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Comments

  • Liked your blog and agree with your wishlist - I'd broaden (excuse the word) the wish for fat-free pie to fat-free desserts that taste like their fat-filled counterparts, having just had a massive piece of wonderful carrot cake with cream cheese frosting!
    Confidence is probably what is most needed - it could make a huge difference if everyone from consumers to operators to lenders had more. When you say you'd like a single source to track everything in the industry, the closest I've seen is Technomic.
  • Rod,

    As always a thoughtful and thought provoking article. All your wishes (sans the fat free pie) hit the mark on what the broader restaurant industry should place on its objectives for 2010. More and timely data; open agendas between operators, equity and lendors; focus on the elements of success beyond and in addition to SSS and EBITDA; and, more creativity in marketing with a move away from restaurants operating under outlet mall retail strategies.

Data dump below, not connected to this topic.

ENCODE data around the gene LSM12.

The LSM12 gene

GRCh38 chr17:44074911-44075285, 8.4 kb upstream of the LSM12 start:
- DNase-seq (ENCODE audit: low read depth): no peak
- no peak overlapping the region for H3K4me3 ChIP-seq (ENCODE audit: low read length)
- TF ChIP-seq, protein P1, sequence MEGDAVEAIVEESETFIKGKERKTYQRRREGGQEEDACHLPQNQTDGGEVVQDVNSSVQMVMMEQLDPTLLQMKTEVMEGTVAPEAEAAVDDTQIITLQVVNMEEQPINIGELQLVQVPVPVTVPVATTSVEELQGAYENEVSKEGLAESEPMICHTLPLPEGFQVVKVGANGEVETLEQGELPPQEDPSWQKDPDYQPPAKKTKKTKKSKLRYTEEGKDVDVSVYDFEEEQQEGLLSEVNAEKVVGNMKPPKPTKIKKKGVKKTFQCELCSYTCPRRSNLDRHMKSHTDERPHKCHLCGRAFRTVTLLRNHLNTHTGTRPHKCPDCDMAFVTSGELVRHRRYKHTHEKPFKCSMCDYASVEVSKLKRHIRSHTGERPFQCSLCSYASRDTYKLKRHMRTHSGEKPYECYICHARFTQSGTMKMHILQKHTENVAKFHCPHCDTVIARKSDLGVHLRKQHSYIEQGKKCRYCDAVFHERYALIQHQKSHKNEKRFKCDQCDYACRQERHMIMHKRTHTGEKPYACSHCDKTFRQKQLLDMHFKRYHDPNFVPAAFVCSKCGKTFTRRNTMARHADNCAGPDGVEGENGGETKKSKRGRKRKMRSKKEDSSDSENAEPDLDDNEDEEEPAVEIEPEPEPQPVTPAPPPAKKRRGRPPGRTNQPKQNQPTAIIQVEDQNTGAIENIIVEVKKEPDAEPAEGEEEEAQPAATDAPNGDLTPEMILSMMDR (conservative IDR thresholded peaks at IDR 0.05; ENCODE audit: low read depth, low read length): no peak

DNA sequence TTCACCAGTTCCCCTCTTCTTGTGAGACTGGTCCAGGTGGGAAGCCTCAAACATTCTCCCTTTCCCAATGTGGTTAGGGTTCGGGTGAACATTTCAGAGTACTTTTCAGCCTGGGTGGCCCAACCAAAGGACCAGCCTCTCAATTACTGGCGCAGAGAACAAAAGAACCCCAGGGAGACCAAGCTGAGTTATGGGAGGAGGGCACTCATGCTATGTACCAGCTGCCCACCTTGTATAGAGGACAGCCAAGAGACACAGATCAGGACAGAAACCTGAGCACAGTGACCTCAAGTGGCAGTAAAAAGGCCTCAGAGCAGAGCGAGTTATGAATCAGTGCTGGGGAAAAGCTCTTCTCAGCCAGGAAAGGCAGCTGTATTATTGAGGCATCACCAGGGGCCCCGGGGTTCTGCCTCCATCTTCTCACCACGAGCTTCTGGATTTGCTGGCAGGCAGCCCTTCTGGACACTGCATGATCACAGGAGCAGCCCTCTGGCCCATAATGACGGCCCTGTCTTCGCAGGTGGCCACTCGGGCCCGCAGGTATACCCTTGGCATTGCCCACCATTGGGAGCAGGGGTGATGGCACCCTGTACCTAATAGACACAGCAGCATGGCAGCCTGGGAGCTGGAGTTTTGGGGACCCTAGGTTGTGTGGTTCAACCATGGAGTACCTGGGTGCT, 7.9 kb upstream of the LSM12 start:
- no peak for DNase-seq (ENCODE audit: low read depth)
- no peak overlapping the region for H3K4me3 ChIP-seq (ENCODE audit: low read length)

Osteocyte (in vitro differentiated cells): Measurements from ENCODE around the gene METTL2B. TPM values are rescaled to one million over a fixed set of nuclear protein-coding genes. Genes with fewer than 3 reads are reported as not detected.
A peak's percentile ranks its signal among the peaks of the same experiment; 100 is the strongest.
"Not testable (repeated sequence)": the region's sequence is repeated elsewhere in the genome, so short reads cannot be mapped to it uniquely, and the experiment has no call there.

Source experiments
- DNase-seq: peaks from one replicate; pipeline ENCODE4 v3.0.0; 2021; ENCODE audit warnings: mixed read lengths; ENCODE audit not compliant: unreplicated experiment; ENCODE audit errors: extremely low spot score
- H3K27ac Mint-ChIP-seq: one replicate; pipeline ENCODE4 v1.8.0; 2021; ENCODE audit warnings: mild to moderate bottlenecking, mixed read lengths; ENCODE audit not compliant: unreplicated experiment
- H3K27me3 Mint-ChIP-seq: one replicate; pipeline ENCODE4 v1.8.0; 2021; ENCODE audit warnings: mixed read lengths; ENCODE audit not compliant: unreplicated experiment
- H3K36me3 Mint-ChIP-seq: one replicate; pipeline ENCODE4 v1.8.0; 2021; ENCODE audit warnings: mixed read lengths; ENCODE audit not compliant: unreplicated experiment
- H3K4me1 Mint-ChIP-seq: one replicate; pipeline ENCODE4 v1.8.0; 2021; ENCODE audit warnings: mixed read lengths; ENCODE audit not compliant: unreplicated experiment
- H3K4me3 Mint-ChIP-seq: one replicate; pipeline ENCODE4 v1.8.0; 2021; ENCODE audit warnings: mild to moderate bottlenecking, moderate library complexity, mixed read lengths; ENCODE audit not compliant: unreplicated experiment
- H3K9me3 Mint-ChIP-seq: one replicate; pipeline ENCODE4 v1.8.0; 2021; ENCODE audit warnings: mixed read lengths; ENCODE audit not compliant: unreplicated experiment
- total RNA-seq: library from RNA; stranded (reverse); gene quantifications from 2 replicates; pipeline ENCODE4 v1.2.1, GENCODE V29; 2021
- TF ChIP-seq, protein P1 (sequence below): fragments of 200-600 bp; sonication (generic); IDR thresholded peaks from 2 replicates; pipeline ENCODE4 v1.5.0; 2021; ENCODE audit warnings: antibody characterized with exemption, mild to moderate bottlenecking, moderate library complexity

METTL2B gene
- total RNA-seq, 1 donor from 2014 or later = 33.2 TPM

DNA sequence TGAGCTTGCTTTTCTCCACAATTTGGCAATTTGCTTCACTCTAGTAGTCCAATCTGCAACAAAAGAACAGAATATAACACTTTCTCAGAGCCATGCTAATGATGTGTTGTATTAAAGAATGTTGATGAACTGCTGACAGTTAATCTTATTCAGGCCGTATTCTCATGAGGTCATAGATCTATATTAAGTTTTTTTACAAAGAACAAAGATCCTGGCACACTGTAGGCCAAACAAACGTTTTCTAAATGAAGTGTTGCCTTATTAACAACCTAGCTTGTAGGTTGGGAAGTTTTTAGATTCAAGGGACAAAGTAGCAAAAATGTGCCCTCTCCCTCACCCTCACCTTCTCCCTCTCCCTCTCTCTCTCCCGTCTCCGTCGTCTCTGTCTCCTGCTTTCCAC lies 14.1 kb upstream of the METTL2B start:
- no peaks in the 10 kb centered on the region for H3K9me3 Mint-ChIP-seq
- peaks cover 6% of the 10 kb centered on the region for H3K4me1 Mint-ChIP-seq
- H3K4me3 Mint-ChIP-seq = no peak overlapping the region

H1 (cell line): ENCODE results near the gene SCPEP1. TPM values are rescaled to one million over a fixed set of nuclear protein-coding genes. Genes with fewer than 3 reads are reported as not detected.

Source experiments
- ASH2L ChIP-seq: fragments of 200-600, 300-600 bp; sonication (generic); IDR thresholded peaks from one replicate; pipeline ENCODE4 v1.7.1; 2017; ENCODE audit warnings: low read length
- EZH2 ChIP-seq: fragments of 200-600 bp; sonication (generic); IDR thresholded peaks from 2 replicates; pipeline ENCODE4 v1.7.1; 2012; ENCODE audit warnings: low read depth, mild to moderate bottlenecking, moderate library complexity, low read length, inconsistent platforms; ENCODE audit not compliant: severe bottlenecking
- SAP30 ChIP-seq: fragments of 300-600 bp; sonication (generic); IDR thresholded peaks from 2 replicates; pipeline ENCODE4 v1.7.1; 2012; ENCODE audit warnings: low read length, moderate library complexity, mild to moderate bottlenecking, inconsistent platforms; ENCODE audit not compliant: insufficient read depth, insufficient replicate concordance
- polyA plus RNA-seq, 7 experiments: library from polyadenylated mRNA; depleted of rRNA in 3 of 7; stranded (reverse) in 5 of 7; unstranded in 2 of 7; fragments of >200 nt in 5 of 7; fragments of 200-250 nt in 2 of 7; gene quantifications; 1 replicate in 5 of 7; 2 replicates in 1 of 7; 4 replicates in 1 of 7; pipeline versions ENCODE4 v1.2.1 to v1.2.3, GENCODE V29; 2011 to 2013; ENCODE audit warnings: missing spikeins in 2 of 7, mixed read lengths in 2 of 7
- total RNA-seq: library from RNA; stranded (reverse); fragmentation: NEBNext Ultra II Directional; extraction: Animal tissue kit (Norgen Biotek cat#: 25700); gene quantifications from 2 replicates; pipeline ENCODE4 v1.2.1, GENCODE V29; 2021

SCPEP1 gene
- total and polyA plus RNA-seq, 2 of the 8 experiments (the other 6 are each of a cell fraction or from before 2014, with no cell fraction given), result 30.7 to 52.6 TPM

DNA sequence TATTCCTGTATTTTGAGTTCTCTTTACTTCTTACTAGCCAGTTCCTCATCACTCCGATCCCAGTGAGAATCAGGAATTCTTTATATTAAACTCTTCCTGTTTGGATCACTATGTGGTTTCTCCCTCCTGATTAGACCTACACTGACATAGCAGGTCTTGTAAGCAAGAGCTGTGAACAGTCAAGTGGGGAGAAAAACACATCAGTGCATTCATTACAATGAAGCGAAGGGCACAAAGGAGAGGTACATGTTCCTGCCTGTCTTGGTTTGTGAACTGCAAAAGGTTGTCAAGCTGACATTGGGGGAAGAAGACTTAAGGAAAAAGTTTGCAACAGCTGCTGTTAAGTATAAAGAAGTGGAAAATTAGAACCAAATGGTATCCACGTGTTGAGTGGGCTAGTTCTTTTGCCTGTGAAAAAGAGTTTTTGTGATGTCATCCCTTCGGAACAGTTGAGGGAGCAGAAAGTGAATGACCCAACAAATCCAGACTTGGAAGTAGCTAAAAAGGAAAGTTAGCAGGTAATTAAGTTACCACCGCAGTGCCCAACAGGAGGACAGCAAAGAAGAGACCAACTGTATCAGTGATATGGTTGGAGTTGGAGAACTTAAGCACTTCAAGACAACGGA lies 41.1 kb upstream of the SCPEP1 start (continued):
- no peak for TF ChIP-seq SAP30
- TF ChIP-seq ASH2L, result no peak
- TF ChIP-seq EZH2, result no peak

My wish is that your wishes for 2010 all become reality.

    Sam
  • Good post, Rod. FohBoh is trying to help at least one of your wishes come true by offering this platform for user generated commentary and interaction. A single source for all the industry is our dream too :-). To that end, 2010 marks the beginning of our effort to build a next generation online community that will source and deliver industry news, information, events and offer displaced food industry journalists a place to be heard. Frankly, the more FohBoh members, the more content and the more value it [we, as in the industry] offers its members.